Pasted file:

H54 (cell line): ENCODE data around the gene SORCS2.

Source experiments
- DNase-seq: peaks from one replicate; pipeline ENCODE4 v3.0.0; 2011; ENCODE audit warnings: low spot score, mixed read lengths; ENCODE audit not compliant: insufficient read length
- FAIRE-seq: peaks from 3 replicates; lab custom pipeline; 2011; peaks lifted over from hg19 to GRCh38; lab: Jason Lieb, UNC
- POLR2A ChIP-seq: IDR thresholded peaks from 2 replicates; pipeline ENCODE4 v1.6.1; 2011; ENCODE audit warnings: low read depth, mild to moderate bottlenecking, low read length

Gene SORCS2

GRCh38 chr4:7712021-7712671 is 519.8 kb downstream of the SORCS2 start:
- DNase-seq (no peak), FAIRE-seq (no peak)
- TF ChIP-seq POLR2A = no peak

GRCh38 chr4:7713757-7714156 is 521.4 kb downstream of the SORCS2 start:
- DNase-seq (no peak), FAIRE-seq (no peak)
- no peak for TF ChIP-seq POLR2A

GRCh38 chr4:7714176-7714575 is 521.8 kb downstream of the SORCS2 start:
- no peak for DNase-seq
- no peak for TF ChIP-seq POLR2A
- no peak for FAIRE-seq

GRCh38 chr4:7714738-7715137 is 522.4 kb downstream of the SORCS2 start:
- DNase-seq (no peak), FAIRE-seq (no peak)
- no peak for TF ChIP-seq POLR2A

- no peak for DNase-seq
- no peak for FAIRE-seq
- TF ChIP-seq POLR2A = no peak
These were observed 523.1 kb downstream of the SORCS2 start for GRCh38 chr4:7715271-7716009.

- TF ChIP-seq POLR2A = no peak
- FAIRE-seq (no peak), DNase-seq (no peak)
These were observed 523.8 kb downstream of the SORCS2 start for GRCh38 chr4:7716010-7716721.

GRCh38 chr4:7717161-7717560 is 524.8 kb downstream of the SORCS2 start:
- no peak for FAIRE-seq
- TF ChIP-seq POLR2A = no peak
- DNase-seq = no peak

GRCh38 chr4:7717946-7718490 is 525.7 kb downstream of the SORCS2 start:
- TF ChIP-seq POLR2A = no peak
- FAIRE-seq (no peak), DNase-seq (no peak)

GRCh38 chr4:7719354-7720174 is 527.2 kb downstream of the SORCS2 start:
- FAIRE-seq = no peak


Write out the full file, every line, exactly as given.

H54 (cell line): ENCODE data around the gene SORCS2.

Source experiments
- DNase-seq: peaks from one replicate; pipeline ENCODE4 v3.0.0; 2011; ENCODE audit warnings: low spot score, mixed read lengths; ENCODE audit not compliant: insufficient read length
- FAIRE-seq: peaks from 3 replicates; lab custom pipeline; 2011; peaks lifted over from hg19 to GRCh38; lab: Jason Lieb, UNC
- POLR2A ChIP-seq: IDR thresholded peaks from 2 replicates; pipeline ENCODE4 v1.6.1; 2011; ENCODE audit warnings: low read depth, mild to moderate bottlenecking, low read length

Gene SORCS2

GRCh38 chr4:7712021-7712671 is 519.8 kb downstream of the SORCS2 start:
- DNase-seq (no peak), FAIRE-seq (no peak)
- TF ChIP-seq POLR2A = no peak

GRCh38 chr4:7713757-7714156 is 521.4 kb downstream of the SORCS2 start:
- DNase-seq (no peak), FAIRE-seq (no peak)
- no peak for TF ChIP-seq POLR2A

GRCh38 chr4:7714176-7714575 is 521.8 kb downstream of the SORCS2 start:
- no peak for DNase-seq
- no peak for TF ChIP-seq POLR2A
- no peak for FAIRE-seq

GRCh38 chr4:7714738-7715137 is 522.4 kb downstream of the SORCS2 start:
- DNase-seq (no peak), FAIRE-seq (no peak)
- no peak for TF ChIP-seq POLR2A

- no peak for DNase-seq
- no peak for FAIRE-seq
- TF ChIP-seq POLR2A = no peak
These were observed 523.1 kb downstream of the SORCS2 start for GRCh38 chr4:7715271-7716009.

- TF ChIP-seq POLR2A = no peak
- FAIRE-seq (no peak), DNase-seq (no peak)
These were observed 523.8 kb downstream of the SORCS2 start for GRCh38 chr4:7716010-7716721.

GRCh38 chr4:7717161-7717560 is 524.8 kb downstream of the SORCS2 start:
- no peak for FAIRE-seq
- TF ChIP-seq POLR2A = no peak
- DNase-seq = no peak

GRCh38 chr4:7717946-7718490 is 525.7 kb downstream of the SORCS2 start:
- TF ChIP-seq POLR2A = no peak
- FAIRE-seq (no peak), DNase-seq (no peak)

GRCh38 chr4:7719354-7720174 is 527.2 kb downstream of the SORCS2 start:
- FAIRE-seq = no peak